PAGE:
Related www eradating com ru eradating com ru
They fall sick at six o’clock in the morning, and by six o’clock in the afternoon, they are dead.We never had anything like this before." Aerial spraying in some cases has inadvertently drifted onto crops such as coffee, yucca, and rice.Luis Naranjo, director of international programs at the American Bird Conservancy, a U. advocacy group, also points to the risks from aerial spraying for the survival of Colombia’s birds, including 500 species in the Putumayo region alone.An indigenous leader from Putumayo concurs: "It is strange what happens with the birds."Even our own products aren’t doing well," said an indigenous leader from the Putumayo. It begins right after they spray." The effects on livestock are also severe, as pigs and chickens have died in large numbers, and cattle have suffered from hair loss and, on occasion, are found dead after contact with contaminated grass or water. Offsite exposure from spray drift is probable." However, the report also claims, "This [the eradication program’s] proposed use of glyphosate itself does not appear to pose a significant direct risk to terrestrial or aquatic animals, although secondary adverse effects from the temporary loss of habitat in the spray area could occur." The report’s data to determine anticipated effects to animals were based on North American species."For example, the coffee and cocoa crops were good 15 months ago, but not any more. The papayas that we plant grow and flower, but the leaves die. According to a Shuar leader from the Sucumbíos region of Ecuador: "The animals are more sensitive to the effects of spraying, they have disappeared. The fragile species of the Amazon, however, may be more sensitive to environmental disruptions than North American species.Now, when I visit areas of fumigation, it’s like someone poured gasoline and lit a match." This assessment is confirmed by the government report, which states: "Glyphosate is classified as toxicity category III [category I is considered the most toxic] for primary eye irritation and toxicity category IV for acute dermal and oral toxicity, and skin irritation . The product has been determined to be toxicity category I for eye irritation, causing irreversible eye damage." It is important to note that the herbicides used in Colombia are more concentrated and are applied in greater doses than the maximum levels recommended in the United States. and Colombia governments repeatedly deny the harmful properties of the herbicide, local residents tell a different story.The complaints of inhabitants of southern Colombia are at the center of the controversy. Their complaints, as well as corroboration from some scientists, have prompted the governments to reconsider their official positions. The aerial spraying program associated with Plan Colombia began on December 19, 2000.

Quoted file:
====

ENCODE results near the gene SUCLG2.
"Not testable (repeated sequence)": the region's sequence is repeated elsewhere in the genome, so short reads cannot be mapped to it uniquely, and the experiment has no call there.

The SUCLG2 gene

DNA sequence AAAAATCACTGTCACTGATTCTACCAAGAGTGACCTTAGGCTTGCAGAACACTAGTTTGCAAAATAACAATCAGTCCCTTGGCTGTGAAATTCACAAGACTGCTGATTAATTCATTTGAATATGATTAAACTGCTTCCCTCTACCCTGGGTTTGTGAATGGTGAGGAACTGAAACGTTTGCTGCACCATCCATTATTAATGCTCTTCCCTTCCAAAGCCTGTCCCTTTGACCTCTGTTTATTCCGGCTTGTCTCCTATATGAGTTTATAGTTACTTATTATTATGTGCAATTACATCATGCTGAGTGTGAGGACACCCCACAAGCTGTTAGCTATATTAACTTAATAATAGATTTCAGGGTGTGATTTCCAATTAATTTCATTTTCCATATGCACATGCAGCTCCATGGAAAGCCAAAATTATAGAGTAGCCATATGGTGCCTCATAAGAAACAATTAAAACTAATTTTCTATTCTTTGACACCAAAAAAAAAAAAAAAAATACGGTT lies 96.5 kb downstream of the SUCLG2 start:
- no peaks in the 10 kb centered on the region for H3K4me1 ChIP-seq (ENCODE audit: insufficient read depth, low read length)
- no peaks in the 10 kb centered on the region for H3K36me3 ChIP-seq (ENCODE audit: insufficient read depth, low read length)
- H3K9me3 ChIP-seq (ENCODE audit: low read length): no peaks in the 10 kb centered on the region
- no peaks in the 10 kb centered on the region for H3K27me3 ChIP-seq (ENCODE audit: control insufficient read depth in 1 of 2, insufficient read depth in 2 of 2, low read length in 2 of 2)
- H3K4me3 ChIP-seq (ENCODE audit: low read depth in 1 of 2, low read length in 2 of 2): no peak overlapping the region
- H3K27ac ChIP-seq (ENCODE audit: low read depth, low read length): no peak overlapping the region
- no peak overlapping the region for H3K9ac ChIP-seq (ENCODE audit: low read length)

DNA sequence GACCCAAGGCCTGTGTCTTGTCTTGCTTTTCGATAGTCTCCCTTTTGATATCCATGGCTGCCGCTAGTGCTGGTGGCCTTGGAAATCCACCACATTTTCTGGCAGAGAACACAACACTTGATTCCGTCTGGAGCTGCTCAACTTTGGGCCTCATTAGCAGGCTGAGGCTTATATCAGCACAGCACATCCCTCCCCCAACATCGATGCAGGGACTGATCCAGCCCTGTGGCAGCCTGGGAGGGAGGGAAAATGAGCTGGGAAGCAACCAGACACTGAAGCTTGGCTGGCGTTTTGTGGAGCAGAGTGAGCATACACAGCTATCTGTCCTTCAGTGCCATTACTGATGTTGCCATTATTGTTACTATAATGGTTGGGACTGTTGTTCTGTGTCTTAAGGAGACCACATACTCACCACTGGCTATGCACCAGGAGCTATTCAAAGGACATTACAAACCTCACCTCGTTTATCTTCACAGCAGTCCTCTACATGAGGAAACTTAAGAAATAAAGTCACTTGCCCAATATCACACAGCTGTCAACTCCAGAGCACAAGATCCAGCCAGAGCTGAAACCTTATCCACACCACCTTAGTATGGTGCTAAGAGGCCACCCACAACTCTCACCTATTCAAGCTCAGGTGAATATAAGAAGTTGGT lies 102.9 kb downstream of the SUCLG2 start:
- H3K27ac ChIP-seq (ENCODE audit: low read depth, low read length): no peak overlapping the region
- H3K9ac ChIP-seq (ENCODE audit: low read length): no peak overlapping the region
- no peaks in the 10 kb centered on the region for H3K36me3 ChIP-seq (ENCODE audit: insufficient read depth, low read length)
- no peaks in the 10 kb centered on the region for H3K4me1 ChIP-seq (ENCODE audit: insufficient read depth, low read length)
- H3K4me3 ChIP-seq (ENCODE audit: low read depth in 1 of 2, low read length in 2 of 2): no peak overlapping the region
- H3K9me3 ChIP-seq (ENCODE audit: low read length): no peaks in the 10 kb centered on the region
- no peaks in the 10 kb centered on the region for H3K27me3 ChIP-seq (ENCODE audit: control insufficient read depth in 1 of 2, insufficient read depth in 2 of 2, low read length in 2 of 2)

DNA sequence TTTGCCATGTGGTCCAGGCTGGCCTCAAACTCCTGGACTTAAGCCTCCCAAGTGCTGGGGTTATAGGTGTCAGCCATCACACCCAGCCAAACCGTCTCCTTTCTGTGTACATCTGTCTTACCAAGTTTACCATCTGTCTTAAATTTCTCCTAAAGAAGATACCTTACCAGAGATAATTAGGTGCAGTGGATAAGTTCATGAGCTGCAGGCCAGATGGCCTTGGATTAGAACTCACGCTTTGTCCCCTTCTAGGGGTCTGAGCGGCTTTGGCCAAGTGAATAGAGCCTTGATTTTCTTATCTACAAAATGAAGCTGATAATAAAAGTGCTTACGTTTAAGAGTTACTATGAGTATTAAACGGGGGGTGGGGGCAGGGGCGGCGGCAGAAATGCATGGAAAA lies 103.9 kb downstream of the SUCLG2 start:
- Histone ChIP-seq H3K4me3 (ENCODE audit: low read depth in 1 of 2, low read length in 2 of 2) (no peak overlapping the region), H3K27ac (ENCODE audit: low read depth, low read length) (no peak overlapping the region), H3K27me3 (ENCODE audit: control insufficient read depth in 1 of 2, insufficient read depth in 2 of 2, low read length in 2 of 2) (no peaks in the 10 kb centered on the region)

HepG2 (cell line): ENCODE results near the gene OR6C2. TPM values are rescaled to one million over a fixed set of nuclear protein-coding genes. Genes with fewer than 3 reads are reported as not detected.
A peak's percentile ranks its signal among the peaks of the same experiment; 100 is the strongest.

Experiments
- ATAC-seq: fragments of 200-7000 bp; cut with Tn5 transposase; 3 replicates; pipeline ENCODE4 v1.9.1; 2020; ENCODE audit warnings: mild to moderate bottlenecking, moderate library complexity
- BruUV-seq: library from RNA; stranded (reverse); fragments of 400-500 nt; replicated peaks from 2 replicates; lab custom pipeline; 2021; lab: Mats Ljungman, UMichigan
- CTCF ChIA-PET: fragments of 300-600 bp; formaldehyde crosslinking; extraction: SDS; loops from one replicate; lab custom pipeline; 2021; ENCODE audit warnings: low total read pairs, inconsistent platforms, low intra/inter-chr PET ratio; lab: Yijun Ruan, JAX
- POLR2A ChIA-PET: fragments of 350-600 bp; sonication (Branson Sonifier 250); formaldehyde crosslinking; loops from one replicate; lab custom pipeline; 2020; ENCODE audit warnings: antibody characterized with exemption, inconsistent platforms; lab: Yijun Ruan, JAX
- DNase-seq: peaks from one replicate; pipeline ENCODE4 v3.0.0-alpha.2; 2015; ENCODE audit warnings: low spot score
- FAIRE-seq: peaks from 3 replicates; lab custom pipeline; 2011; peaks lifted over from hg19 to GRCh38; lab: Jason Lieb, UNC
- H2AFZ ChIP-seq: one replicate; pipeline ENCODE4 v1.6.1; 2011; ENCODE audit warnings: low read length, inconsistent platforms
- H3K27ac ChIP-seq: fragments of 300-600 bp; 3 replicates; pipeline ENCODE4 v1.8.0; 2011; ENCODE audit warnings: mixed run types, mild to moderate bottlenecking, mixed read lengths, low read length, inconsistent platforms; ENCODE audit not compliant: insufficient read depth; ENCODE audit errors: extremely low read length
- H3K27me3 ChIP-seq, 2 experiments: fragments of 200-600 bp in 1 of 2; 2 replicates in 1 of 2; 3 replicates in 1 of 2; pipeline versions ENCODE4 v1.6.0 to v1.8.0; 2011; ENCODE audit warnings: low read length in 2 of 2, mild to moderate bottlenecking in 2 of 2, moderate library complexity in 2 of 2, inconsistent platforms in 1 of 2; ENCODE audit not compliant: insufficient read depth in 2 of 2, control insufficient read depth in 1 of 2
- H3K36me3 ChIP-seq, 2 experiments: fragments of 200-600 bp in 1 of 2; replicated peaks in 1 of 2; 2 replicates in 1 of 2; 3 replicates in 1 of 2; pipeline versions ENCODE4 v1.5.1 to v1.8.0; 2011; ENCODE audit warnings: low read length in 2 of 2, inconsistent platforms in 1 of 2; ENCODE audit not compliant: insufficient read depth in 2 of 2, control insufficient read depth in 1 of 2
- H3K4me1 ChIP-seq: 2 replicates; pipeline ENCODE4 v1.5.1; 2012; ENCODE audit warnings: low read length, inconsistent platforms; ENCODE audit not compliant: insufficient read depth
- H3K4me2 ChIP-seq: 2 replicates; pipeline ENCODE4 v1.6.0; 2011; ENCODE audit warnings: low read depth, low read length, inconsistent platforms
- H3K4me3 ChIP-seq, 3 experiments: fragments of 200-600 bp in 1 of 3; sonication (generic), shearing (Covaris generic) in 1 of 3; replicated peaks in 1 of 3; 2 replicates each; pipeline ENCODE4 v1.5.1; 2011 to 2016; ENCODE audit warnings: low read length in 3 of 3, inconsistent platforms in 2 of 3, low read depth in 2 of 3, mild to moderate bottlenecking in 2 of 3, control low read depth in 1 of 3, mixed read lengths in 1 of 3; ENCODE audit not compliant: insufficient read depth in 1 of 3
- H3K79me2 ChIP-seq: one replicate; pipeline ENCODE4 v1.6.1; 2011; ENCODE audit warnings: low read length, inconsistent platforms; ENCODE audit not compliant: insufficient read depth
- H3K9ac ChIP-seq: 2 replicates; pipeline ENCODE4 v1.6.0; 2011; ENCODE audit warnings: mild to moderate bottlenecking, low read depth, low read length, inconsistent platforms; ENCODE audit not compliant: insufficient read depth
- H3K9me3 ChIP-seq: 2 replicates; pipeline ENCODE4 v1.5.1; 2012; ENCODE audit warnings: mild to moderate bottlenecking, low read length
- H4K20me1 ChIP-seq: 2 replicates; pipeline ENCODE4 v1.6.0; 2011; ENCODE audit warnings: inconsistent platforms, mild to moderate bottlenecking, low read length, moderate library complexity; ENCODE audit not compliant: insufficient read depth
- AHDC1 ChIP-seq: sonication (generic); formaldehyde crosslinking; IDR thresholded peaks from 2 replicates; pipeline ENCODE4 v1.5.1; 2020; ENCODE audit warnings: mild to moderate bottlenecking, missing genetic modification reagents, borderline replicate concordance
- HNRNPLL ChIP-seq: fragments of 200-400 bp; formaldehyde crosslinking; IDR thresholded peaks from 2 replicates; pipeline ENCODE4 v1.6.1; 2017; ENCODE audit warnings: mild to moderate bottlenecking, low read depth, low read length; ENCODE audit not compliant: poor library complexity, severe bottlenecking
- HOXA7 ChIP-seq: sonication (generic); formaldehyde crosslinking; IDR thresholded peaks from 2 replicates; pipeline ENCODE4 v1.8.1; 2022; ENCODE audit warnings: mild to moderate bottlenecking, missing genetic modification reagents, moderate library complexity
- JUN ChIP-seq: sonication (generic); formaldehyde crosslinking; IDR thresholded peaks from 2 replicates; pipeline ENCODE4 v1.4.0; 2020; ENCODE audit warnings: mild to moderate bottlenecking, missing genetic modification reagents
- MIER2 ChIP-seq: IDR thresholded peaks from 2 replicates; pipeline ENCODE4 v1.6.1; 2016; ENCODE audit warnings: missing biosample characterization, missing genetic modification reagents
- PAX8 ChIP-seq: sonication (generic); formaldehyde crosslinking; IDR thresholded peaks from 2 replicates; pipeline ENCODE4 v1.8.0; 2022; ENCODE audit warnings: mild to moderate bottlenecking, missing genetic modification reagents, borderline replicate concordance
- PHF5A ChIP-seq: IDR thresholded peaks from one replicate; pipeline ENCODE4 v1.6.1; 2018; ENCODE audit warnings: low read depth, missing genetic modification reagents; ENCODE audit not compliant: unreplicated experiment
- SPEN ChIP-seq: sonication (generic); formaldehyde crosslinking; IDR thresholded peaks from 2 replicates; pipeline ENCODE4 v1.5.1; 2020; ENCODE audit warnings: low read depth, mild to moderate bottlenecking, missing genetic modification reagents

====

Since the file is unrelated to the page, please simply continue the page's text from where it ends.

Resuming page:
The palm trees not only sustain other plants and animals, but they also provide fiber for clothes and roofing, as well as food and water, to local indigenous groups.Between 20, coca production increased by 25 percent. New coca crops planted in more remote areas after the spraying can explain most of the increase and produces a vicious cycle: Primary forest is cut to plant coca, which is then sprayed, leading to more forest being cut.The net result is the loss of hundreds of thousands of acres of primary forests with little reduction of coca plants. In legislation approved early in 2002, Senator Patrick J.Clouds and rainwater containing glyphosate have contaminated the palm trees, leaving them without their useful sponge-like properties and causing them to dry out.Regional contamination is also a worry; much of the coca cultivation occurs along waterways in the Colombian Amazon, so much of the spraying occurs near rivers that flow into Brazil, Ecuador, and Peru.